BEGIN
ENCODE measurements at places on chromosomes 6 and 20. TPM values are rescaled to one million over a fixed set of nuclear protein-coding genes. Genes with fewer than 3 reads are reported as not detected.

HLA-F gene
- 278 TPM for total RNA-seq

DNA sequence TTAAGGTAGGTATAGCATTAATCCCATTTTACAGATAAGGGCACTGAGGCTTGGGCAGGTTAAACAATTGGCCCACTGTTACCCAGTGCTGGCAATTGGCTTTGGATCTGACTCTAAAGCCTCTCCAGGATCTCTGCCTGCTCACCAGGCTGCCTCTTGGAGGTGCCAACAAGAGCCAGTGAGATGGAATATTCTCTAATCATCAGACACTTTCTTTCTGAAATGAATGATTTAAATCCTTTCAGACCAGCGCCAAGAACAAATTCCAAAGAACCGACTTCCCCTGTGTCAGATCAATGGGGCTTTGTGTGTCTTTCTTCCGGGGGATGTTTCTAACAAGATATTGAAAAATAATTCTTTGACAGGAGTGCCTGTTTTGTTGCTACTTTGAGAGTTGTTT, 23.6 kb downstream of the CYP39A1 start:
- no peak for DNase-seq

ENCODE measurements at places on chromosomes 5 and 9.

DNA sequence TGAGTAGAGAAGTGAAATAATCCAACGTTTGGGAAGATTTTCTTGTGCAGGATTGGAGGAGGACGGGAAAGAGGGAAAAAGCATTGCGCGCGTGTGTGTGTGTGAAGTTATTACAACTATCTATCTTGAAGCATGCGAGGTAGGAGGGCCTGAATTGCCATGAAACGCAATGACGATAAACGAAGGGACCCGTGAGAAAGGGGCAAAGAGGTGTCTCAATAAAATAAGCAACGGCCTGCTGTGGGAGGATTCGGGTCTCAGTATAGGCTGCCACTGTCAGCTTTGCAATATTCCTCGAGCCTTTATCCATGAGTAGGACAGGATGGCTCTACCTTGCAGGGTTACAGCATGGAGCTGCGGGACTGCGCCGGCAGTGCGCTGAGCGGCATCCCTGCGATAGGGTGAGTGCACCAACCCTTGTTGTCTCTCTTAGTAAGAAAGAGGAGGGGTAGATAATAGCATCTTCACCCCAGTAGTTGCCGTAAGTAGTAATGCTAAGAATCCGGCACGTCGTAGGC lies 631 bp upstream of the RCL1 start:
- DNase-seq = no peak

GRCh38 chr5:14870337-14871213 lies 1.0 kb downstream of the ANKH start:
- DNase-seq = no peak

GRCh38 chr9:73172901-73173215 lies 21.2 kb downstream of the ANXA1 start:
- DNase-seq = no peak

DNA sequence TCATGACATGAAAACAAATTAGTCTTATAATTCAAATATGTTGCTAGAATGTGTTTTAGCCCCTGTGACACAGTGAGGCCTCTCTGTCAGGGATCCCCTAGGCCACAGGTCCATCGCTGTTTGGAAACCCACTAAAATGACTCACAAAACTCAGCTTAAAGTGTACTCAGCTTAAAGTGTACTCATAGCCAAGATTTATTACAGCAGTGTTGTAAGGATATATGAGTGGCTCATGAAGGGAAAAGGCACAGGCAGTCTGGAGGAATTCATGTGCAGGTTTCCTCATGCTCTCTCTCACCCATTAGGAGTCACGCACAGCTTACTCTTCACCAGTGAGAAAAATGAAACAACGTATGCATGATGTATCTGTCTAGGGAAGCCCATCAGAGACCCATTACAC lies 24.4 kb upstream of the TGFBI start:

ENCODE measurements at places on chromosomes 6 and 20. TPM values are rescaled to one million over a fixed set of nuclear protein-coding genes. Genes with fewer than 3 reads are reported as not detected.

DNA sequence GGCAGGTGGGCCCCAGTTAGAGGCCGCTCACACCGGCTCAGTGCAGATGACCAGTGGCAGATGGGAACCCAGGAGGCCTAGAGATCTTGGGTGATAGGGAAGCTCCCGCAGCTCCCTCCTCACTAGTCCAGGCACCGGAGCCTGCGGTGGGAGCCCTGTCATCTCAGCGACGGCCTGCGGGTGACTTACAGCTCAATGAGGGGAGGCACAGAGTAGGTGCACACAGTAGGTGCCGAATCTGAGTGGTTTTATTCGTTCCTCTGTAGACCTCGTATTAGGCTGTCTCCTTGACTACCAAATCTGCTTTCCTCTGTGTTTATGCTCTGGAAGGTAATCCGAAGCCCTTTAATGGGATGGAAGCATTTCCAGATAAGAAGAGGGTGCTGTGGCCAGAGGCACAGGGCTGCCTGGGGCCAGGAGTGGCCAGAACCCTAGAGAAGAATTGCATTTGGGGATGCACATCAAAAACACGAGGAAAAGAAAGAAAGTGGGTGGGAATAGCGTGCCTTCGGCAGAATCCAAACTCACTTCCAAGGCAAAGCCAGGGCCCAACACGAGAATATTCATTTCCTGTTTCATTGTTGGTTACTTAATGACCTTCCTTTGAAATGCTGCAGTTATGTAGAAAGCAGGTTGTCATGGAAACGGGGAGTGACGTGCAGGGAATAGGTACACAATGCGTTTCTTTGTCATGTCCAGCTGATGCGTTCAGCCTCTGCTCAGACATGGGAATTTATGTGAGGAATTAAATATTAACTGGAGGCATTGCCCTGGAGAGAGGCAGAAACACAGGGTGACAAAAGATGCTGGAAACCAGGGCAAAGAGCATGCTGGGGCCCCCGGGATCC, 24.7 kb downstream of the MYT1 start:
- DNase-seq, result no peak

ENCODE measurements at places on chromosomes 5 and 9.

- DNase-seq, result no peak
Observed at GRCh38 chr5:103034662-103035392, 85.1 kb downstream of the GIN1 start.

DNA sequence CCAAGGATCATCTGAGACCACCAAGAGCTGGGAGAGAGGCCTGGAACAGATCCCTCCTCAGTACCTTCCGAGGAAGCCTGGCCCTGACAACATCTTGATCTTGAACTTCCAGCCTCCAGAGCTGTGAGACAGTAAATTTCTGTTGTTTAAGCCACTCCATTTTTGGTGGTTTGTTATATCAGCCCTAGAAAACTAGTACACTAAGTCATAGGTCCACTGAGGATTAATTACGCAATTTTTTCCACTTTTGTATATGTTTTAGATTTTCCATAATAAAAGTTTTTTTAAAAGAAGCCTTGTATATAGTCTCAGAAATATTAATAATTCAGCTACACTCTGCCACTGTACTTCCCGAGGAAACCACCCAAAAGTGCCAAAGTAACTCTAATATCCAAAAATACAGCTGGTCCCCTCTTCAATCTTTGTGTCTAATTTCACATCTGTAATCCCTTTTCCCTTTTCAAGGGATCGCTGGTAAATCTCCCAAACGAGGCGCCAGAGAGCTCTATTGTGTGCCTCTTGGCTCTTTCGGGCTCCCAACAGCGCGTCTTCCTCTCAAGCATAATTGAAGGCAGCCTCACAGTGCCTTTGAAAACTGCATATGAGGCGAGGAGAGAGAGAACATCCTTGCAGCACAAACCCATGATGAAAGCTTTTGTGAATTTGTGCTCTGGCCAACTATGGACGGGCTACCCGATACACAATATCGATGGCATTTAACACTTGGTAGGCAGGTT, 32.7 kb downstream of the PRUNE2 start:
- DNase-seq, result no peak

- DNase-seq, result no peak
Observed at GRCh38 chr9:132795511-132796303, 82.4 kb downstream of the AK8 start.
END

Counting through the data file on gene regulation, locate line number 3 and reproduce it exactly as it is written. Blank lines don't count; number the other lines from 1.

- 278 TPM for total RNA-seq